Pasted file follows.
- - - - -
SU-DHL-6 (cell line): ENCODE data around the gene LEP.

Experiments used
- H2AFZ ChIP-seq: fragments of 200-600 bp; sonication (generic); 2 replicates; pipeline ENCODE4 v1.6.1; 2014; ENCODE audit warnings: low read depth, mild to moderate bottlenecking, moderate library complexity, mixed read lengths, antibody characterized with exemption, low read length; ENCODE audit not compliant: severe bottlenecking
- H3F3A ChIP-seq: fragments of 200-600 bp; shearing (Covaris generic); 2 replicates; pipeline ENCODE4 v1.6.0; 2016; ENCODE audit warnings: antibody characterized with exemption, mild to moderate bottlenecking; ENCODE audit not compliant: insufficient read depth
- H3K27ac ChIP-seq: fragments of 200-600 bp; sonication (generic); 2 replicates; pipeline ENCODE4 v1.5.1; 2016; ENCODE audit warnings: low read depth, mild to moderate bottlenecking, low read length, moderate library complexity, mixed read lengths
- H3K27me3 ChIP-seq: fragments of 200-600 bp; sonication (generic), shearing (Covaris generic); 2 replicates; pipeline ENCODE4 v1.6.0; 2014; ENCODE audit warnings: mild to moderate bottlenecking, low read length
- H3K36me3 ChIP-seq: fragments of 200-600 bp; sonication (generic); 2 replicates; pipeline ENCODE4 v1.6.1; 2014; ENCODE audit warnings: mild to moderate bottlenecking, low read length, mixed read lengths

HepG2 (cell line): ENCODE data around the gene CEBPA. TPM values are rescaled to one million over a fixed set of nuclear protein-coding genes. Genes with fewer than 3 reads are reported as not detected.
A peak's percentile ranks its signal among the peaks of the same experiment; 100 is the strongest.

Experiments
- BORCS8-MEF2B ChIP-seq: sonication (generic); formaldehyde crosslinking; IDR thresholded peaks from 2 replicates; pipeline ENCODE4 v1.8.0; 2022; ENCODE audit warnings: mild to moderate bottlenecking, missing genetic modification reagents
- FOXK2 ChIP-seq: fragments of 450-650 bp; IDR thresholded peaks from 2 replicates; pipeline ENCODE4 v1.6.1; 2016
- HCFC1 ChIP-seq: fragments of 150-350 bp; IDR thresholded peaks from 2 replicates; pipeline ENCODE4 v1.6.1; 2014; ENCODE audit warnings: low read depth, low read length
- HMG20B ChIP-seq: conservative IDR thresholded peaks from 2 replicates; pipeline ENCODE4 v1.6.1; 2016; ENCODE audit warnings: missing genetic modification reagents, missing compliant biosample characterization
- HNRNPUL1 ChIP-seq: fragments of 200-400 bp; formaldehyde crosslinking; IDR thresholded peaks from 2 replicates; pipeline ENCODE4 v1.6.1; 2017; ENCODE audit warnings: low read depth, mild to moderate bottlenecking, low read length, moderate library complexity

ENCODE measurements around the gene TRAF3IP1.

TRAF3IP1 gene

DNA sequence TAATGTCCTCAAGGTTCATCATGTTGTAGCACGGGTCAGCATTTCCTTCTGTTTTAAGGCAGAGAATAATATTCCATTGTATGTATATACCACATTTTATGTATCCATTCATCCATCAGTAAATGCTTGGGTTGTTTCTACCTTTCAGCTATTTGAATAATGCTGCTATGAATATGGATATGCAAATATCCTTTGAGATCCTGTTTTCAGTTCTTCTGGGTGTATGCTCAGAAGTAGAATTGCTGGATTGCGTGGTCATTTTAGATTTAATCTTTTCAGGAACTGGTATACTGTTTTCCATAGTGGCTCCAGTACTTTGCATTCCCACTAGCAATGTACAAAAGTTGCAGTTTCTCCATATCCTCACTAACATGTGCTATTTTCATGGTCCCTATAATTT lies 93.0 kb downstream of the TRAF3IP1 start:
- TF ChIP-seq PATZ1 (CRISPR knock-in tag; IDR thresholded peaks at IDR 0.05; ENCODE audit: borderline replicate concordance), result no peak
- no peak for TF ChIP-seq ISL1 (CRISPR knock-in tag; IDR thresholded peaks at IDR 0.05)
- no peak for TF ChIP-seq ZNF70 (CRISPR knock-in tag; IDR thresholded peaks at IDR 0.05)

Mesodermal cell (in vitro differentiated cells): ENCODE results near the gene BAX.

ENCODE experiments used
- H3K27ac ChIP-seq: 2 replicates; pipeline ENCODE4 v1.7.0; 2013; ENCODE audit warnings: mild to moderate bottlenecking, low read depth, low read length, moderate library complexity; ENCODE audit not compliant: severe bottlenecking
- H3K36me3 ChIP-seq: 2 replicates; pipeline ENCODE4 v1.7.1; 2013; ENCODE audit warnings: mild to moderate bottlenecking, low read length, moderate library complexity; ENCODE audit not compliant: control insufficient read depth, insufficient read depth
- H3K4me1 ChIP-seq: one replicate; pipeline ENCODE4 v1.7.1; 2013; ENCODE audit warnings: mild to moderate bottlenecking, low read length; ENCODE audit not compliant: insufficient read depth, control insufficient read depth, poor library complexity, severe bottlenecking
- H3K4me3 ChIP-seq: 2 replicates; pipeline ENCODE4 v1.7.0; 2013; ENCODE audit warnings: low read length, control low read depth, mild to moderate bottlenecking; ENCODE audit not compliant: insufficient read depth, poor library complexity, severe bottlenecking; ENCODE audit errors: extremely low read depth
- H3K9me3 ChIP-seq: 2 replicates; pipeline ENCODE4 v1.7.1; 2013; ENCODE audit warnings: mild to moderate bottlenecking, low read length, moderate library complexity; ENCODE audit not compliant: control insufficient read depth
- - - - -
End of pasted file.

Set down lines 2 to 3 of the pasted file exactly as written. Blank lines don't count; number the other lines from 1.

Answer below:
Experiments used
- H2AFZ ChIP-seq: fragments of 200-600 bp; sonication (generic); 2 replicates; pipeline ENCODE4 v1.6.1; 2014; ENCODE audit warnings: low read depth, mild to moderate bottlenecking, moderate library complexity, mixed read lengths, antibody characterized with exemption, low read length; ENCODE audit not compliant: severe bottlenecking